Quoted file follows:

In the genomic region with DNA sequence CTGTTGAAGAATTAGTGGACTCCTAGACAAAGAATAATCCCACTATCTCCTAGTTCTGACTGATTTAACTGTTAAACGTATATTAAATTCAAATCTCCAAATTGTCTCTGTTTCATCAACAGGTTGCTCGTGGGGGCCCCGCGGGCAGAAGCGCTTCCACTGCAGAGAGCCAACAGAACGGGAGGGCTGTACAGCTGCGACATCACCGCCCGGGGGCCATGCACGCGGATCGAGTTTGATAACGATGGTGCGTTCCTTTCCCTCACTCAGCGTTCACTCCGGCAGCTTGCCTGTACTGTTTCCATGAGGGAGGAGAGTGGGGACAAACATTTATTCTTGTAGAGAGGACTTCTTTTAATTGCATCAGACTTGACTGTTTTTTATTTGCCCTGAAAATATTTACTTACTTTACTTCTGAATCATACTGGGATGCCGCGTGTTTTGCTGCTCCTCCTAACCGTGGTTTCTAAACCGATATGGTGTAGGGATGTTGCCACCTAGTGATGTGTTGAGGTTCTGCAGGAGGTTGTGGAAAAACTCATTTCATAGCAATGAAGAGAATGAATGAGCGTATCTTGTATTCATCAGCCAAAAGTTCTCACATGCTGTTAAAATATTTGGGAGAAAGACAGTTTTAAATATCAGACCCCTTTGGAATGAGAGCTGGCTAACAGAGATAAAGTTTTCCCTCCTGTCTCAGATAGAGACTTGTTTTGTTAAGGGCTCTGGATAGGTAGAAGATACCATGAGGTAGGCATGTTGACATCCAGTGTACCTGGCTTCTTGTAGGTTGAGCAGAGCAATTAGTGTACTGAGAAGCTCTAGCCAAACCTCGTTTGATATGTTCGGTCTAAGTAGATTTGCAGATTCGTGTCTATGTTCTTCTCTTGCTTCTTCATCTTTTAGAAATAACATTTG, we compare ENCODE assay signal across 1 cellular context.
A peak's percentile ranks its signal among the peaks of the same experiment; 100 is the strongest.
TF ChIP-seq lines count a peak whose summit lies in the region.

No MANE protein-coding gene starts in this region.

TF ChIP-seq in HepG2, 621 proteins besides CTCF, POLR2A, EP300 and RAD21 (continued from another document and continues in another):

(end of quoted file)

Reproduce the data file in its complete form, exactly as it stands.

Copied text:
In the genomic region with DNA sequence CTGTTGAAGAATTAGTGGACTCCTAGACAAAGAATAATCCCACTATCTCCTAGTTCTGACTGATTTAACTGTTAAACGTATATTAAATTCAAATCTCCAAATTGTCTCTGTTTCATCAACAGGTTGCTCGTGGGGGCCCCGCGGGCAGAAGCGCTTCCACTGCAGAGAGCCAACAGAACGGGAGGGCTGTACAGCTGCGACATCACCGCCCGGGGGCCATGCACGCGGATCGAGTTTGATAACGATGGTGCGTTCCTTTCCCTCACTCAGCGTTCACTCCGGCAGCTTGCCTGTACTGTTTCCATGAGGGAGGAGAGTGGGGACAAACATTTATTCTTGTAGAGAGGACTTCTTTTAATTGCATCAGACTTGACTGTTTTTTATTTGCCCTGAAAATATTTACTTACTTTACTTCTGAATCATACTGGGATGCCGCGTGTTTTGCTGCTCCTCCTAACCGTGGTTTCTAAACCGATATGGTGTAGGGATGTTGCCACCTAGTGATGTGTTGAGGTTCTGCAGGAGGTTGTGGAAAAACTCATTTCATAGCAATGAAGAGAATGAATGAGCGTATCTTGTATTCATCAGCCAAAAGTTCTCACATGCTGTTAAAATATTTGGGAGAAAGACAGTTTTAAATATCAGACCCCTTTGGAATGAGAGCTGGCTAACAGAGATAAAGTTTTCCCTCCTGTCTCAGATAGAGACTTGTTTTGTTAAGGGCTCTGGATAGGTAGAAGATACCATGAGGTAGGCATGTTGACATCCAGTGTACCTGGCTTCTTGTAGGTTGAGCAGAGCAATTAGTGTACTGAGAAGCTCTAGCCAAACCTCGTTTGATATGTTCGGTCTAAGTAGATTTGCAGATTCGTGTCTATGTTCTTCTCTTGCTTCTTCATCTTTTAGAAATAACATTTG, we compare ENCODE assay signal across 1 cellular context.
A peak's percentile ranks its signal among the peaks of the same experiment; 100 is the strongest.
TF ChIP-seq lines count a peak whose summit lies in the region.

No MANE protein-coding gene starts in this region.

TF ChIP-seq in HepG2, 621 proteins besides CTCF, POLR2A, EP300 and RAD21 (continued from another document and continues in another):